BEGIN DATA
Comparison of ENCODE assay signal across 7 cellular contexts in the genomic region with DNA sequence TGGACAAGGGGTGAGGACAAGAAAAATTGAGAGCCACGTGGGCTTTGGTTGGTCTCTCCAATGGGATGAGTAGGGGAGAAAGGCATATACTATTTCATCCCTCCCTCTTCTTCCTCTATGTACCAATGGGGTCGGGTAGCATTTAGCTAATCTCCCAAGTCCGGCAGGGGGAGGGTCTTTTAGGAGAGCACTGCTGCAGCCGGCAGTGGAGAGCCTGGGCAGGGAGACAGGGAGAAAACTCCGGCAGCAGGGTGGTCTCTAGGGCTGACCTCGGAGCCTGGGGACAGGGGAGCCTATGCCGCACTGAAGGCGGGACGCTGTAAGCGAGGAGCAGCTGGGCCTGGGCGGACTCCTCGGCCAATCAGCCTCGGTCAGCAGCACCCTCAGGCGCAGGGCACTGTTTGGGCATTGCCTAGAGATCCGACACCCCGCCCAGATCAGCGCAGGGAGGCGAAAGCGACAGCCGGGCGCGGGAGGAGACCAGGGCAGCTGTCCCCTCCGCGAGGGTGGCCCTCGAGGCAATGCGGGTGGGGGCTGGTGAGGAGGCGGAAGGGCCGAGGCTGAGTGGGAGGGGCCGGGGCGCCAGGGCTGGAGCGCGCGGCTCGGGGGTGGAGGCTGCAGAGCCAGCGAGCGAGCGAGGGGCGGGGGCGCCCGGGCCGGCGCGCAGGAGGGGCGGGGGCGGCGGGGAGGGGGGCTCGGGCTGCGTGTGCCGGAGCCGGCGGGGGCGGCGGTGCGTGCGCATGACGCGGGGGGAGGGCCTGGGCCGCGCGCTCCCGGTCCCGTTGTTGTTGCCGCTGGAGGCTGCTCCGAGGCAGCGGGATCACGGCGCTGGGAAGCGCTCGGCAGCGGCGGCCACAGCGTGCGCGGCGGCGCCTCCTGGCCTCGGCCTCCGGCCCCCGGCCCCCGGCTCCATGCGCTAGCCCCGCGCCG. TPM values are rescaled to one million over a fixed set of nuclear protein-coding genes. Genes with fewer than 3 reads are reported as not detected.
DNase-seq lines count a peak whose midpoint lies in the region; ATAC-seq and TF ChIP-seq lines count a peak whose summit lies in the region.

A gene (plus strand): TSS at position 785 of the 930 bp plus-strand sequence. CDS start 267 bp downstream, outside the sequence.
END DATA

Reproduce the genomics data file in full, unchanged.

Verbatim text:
Comparison of ENCODE assay signal across 7 cellular contexts in the genomic region with DNA sequence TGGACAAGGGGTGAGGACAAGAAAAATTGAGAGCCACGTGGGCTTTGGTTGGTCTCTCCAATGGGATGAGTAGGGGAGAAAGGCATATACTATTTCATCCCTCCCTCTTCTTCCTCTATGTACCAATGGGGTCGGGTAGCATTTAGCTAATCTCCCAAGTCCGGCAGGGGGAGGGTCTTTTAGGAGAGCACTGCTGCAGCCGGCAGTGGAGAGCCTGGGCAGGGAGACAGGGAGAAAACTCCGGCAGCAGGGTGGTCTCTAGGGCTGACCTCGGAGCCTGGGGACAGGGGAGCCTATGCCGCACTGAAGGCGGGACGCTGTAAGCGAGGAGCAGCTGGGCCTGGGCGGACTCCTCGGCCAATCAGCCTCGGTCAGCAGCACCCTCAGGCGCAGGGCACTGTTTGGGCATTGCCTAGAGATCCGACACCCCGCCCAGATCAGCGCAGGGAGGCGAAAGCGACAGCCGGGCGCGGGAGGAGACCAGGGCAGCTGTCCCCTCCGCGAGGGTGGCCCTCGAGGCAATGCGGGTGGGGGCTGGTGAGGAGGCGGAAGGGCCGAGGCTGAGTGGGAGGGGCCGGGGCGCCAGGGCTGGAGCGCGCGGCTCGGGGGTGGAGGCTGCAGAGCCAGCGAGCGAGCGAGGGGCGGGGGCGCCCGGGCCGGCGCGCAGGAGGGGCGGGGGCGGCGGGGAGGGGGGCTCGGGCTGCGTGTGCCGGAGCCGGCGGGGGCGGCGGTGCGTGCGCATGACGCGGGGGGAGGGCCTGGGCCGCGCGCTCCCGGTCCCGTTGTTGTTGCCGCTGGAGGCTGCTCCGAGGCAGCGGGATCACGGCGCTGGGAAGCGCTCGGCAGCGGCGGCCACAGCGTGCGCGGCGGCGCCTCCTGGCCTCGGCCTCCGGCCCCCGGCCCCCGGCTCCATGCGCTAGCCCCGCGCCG. TPM values are rescaled to one million over a fixed set of nuclear protein-coding genes. Genes with fewer than 3 reads are reported as not detected.
DNase-seq lines count a peak whose midpoint lies in the region; ATAC-seq and TF ChIP-seq lines count a peak whose summit lies in the region.

A gene (plus strand): TSS at position 785 of the 930 bp plus-strand sequence. CDS start 267 bp downstream, outside the sequence.